Confronting Homophobia: People of African Descent Worldwide Have Suffered under the Tyranny of Racism, Oppression, and Discrimination for Centuries. We Fought Courageously to End Slavery, Colonialism, and Segregation. Yet, Even as We Continue the Battle against the Myriad Forms of Inequality That Still Plague Our Communities, Some among Us Seem Perfectly Willing to Mete out the Same Horrific Treatment to the Gay Community

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While discrimination based on race, class, religion, gender, and disability is widely condemned by those committed to justice and equality for all, in too many places unjust treatment based on sexual orientation is still rife. In some areas, perhaps most dramatically in several African countries, homophobia is now giving rise to persecution and draconian forms of legislation aimed at denying basic human rights to the gay community and in some instances criminally punishing people for the simple act of loving someone of the same sex. We cannot afford to remain silent.


Let me state unequivocally that in my view, homosexuality, like heterosexuality, is a normal variation of the human condition. As such, homosexuality, like heterosexuality, is a characteristic found in all human populations across the globe. It is not, as many have claimed, a Western import. To suggest otherwise strikes me as nothing short of repackaging David Hume's mid-18th century racist theories, which purported that Africans were only capable of mimicking European ways, to support the idea that homosexuality is "un-African". Anti-gay advocates studiously avoid reckoning with the contradiction inherent in rejecting the notion that Africans are parrots when it comes to intellectual ability, while embracing it when it comes to homosexuality.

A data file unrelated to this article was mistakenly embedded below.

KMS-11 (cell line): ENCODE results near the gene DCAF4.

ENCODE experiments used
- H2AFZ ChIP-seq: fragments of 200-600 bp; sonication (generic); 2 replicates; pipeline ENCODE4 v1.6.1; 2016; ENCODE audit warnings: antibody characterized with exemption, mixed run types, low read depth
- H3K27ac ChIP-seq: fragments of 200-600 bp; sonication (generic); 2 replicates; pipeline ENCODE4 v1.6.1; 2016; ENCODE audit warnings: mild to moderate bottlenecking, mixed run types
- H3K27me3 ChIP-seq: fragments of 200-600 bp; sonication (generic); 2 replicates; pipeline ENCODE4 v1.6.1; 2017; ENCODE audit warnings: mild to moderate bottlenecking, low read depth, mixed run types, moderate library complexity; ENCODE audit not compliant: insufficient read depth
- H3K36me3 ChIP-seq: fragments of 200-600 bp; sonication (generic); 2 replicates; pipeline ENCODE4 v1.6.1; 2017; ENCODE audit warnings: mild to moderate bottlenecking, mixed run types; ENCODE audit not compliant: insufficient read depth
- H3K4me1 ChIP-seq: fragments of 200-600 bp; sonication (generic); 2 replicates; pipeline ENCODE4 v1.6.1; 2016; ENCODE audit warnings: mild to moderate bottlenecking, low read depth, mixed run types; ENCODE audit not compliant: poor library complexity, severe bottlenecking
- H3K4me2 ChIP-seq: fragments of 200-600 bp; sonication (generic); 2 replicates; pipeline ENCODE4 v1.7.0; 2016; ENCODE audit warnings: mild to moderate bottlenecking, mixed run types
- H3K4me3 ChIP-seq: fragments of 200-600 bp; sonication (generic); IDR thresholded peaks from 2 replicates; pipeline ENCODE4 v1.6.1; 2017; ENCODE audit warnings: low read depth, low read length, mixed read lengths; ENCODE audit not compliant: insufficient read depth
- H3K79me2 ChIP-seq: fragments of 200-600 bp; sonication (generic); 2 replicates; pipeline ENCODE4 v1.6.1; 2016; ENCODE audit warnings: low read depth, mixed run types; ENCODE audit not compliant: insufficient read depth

That homosexuality appears more prevalent in certain areas rather than others has more to do with differing climates of acceptance than anything else. In the same way that gay communities in places like San Francisco and New York are more visible than in Middle America, at the international level the United States and Europe appear to have larger gay populations in comparison to Africa precisely because the social, political, economic, and increasingly criminal repercussions of being gay in parts of Africa are often far greater than in the West.

Acceptance and equality do not create gay people; they do however open up spaces within societies where people are free to love one another without living in fear. While no country can claim to have crossed the finish line as far as equality for gay people is concerned, some have done better than others. Same-sex marriage is now legal in Belgium, Canada, the Netherlands, Norway, South Africa, Spain and Sweden. Five US states (Massachusetts, Connecticut, lowa, Vermont and New Hampshire) also recognise gay marriage. To be sure, however, gay marriage is by no means the litmus test for gay rights. Even in the few countries where same-sex marriage is legal, many gay people are still denied equality in the workplace and live in fear of harassment.


The fact that only a few of the nearly 200 countries in the world even recognise gay marriage underscores the point that homophobia is not unique to Africa. I am struck and deeply troubled, however, by the increasingly extremist anti-gay measures that some African leaders are promoting. They are breeding a climate in which hate and violence towards our gay brothers and sisters are not only acceptable, but also actively encouraged.

While Uganda has received the most recent press attention for pending legislation that would toughen an existing, but largely unenforced law against sex between people of the same gender, it is by no means alone. In the summer of 2008, The Gambian president, Yahya Jammeh, infamously threatened to behead homosexuals in his country. This followed on the heels of reports that gay men from Senegal were seeking refuge in The Gambia after the Senegalese authorities began targeting the gay community in the wake of a same-sex wedding that led to the arrest of five men.

Since the imposition of shari'a law in 12 states in Northern Nigeria (Bauchi, Borno, Gombe, Kaduna, Kano, Katsina, Kebbi, Jigawa, Niger, Sokoto, Yobe and Zamfara) in 2000, roughly a dozen people have been sentenced to death by stoning for allegedly engaging in homosexual acts. …


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